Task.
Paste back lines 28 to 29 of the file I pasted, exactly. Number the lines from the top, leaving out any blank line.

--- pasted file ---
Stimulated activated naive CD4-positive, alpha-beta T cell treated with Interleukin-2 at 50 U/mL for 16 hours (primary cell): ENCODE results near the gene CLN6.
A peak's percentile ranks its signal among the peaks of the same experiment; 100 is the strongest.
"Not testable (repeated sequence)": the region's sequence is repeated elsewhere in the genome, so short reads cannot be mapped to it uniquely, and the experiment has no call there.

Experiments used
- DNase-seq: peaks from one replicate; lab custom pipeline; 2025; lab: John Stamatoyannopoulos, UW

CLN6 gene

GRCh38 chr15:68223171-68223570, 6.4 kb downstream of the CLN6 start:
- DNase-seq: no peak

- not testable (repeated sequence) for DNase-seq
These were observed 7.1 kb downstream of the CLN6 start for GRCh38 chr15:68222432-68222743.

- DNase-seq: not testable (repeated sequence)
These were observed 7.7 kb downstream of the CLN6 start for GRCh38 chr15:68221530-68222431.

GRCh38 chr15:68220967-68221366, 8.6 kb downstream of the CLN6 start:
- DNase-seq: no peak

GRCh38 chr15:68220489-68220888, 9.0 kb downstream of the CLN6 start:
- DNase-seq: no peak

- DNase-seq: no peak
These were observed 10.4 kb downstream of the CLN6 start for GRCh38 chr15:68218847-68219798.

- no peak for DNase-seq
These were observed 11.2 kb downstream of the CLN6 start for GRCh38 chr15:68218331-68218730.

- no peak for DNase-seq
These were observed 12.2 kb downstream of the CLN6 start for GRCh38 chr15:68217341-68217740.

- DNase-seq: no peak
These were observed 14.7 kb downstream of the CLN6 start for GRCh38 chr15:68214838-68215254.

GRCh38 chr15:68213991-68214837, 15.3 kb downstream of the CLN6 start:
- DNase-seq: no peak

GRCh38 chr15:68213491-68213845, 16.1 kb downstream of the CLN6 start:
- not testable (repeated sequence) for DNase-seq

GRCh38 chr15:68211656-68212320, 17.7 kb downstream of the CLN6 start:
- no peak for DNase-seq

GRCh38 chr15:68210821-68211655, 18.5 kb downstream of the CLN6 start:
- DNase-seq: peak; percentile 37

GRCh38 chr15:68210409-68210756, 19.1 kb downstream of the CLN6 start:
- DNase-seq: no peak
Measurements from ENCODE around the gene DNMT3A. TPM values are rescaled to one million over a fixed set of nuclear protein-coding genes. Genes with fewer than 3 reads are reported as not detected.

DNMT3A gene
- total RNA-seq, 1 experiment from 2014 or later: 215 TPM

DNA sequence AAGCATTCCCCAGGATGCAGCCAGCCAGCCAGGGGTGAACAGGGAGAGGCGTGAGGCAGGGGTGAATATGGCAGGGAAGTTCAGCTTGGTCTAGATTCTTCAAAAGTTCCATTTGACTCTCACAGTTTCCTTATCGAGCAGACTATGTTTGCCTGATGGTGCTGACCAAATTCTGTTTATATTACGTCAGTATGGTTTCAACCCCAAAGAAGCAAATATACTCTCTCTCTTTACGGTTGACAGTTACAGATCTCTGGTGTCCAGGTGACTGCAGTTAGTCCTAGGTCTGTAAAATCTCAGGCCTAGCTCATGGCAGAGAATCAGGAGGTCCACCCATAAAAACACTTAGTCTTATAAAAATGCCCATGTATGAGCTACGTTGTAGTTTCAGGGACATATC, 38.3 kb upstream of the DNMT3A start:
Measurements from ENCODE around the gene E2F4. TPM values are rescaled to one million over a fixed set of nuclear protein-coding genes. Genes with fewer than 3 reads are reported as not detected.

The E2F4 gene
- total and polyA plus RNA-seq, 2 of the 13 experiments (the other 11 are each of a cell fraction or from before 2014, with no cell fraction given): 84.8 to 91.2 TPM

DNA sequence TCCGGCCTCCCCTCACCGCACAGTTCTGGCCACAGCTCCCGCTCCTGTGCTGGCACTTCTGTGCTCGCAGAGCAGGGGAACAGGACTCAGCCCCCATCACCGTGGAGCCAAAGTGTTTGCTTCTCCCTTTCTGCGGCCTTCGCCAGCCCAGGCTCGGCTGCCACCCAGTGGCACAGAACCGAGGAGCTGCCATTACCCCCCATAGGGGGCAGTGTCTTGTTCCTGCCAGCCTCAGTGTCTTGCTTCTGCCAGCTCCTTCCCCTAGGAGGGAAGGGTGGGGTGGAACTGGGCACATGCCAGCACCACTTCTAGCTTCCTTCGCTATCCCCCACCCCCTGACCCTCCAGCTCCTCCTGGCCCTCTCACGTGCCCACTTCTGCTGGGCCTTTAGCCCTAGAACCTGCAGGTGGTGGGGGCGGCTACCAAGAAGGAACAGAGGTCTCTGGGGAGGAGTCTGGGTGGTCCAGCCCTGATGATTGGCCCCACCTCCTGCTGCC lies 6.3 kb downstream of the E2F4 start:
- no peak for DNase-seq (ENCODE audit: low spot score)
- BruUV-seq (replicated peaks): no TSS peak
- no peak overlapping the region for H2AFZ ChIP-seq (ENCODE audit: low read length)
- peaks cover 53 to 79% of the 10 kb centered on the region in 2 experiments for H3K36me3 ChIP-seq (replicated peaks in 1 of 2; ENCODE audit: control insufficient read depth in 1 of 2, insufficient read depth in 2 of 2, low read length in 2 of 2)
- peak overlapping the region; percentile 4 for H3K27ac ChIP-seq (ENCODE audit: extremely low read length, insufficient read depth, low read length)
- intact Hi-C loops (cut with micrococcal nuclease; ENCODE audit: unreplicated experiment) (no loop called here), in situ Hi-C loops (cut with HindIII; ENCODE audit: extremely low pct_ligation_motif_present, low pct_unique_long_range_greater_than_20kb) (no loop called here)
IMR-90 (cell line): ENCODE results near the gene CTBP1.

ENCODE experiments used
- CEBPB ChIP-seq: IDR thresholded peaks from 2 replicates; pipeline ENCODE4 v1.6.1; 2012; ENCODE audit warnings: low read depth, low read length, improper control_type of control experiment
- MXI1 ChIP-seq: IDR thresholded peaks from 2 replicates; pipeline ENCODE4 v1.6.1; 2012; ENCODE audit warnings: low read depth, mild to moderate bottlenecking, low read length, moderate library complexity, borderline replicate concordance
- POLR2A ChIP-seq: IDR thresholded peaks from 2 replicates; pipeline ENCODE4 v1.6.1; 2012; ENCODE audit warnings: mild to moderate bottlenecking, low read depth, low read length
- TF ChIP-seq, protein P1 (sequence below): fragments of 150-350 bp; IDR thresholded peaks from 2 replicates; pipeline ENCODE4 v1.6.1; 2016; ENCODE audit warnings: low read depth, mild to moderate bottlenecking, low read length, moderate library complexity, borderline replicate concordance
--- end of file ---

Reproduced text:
- not testable (repeated sequence) for DNase-seq

GRCh38 chr15:68211656-68212320, 17.7 kb downstream of the CLN6 start: